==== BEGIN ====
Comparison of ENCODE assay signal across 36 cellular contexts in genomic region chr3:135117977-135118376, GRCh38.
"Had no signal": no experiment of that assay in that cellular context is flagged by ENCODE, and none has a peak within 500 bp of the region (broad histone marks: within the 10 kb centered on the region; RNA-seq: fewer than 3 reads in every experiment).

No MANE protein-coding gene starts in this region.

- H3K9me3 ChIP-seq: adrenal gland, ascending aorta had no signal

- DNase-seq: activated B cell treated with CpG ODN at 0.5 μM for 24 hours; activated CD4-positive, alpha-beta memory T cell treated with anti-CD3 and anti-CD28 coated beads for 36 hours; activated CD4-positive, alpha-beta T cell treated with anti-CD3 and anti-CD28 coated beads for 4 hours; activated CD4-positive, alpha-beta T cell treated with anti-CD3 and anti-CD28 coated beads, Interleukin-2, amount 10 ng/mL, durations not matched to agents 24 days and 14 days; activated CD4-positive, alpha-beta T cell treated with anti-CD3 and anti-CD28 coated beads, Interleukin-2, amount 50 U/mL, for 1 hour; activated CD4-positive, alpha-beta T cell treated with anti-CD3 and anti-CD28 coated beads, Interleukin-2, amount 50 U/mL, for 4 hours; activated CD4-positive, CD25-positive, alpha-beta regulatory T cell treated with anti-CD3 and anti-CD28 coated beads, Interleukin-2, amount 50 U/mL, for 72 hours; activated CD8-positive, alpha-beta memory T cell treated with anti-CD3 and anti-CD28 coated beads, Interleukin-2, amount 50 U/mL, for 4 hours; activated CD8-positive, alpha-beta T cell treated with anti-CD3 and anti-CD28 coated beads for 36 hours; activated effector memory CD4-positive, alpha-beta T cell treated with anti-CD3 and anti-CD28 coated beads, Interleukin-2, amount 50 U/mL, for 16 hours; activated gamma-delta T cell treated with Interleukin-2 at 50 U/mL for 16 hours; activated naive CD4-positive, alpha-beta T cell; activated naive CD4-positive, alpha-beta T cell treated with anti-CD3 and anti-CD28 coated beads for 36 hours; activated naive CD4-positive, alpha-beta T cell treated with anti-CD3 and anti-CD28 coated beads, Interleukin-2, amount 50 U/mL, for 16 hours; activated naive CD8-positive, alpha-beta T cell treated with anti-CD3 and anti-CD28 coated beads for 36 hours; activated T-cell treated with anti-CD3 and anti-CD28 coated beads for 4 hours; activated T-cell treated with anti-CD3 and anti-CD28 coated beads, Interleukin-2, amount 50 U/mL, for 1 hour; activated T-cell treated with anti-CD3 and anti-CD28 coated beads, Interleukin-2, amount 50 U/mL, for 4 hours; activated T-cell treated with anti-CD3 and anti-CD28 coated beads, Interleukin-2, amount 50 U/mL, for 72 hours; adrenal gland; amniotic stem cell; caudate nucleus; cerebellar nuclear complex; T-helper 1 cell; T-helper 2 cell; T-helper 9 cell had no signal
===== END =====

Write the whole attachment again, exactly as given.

Comparison of ENCODE assay signal across 36 cellular contexts in genomic region chr3:135117977-135118376, GRCh38.
"Had no signal": no experiment of that assay in that cellular context is flagged by ENCODE, and none has a peak within 500 bp of the region (broad histone marks: within the 10 kb centered on the region; RNA-seq: fewer than 3 reads in every experiment).

No MANE protein-coding gene starts in this region.

- H3K9me3 ChIP-seq: adrenal gland, ascending aorta had no signal

- DNase-seq: activated B cell treated with CpG ODN at 0.5 μM for 24 hours; activated CD4-positive, alpha-beta memory T cell treated with anti-CD3 and anti-CD28 coated beads for 36 hours; activated CD4-positive, alpha-beta T cell treated with anti-CD3 and anti-CD28 coated beads for 4 hours; activated CD4-positive, alpha-beta T cell treated with anti-CD3 and anti-CD28 coated beads, Interleukin-2, amount 10 ng/mL, durations not matched to agents 24 days and 14 days; activated CD4-positive, alpha-beta T cell treated with anti-CD3 and anti-CD28 coated beads, Interleukin-2, amount 50 U/mL, for 1 hour; activated CD4-positive, alpha-beta T cell treated with anti-CD3 and anti-CD28 coated beads, Interleukin-2, amount 50 U/mL, for 4 hours; activated CD4-positive, CD25-positive, alpha-beta regulatory T cell treated with anti-CD3 and anti-CD28 coated beads, Interleukin-2, amount 50 U/mL, for 72 hours; activated CD8-positive, alpha-beta memory T cell treated with anti-CD3 and anti-CD28 coated beads, Interleukin-2, amount 50 U/mL, for 4 hours; activated CD8-positive, alpha-beta T cell treated with anti-CD3 and anti-CD28 coated beads for 36 hours; activated effector memory CD4-positive, alpha-beta T cell treated with anti-CD3 and anti-CD28 coated beads, Interleukin-2, amount 50 U/mL, for 16 hours; activated gamma-delta T cell treated with Interleukin-2 at 50 U/mL for 16 hours; activated naive CD4-positive, alpha-beta T cell; activated naive CD4-positive, alpha-beta T cell treated with anti-CD3 and anti-CD28 coated beads for 36 hours; activated naive CD4-positive, alpha-beta T cell treated with anti-CD3 and anti-CD28 coated beads, Interleukin-2, amount 50 U/mL, for 16 hours; activated naive CD8-positive, alpha-beta T cell treated with anti-CD3 and anti-CD28 coated beads for 36 hours; activated T-cell treated with anti-CD3 and anti-CD28 coated beads for 4 hours; activated T-cell treated with anti-CD3 and anti-CD28 coated beads, Interleukin-2, amount 50 U/mL, for 1 hour; activated T-cell treated with anti-CD3 and anti-CD28 coated beads, Interleukin-2, amount 50 U/mL, for 4 hours; activated T-cell treated with anti-CD3 and anti-CD28 coated beads, Interleukin-2, amount 50 U/mL, for 72 hours; adrenal gland; amniotic stem cell; caudate nucleus; cerebellar nuclear complex; T-helper 1 cell; T-helper 2 cell; T-helper 9 cell had no signal